• Modalities to help facilitate and integrate: being trauma informed, somatic therapy, having worked through their own traumas and biographical material, compassionate inquiry, Yoga, meditation, other ancient indigenous practices, i.e. sweat lodge.

The Underbelly of the Ayahuasca Industry

  • What does serving medicine even mean? How much experience do the facilitators really have? Often on paper it sounds good but having spent five years in ceremony is not a lot. What is the background to have fully embodied to facilitate the space, and what can potentially happen?
  • What is the personal medicine work the facilitators have done so far? In what tradition are they rooted in? We feel that being deeply rooted in the ceremonial space – and the amount of time spent in ceremony – is the most important. Certifications are the cherry on the cheesecake.
  • Cconomic pressures forcing centers to cut corners and therefore take risks to fill retreats and please investors.
  • Quick fix mentality approach aka looking for a one shot miracle.
  • Guests that are not ready for ayahuasca and the deep personal work and commitment that it involves especially in a large group container; instances of not properly being prepared due to “sense of urgency”.
  • Silicon Valley approach; figuring out how to be better at work; caveat that comes with that, that it’s actually really about shadow work and not just a coaching modality.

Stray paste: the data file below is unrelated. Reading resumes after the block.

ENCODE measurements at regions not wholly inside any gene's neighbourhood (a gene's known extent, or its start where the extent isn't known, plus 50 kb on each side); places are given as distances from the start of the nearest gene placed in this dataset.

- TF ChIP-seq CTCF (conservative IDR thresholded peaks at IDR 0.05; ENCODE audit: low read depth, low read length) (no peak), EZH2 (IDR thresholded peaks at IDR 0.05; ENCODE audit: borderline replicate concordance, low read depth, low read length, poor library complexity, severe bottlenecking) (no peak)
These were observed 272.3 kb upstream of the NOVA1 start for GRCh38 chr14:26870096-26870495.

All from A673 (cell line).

• Be aware of falling for the “best Ayahuasca center”, as there is no third party agency testing the quality.
  • Commodification of Ayahuasca, because usually in big centers, the intake and the groups are formed and then the facilitator is just thrown into the process.
  • What differentiates the approach of Intertwining Medicines with the big retreat centers you both worked at as facilitators? The ratio of clients and facilitators; the different pace than corporate ayahuasca centers, for profit; lower guest turnover rates; thorough pre-screening; not accepting requests

Taboos & No-Go’s

  • sexual transgression & abuse
  • lack of cultural background on holding physical boundaries
  • cleaning mechanism (i.e. on a stomach with the mouth of the stomach)
  • for the most part large centers are informed of that
  • position of power from facilitators if often abused
  • prime people of what may happen in between the healer and the guest
  • normally there is not a physical contact in between the healer and the guest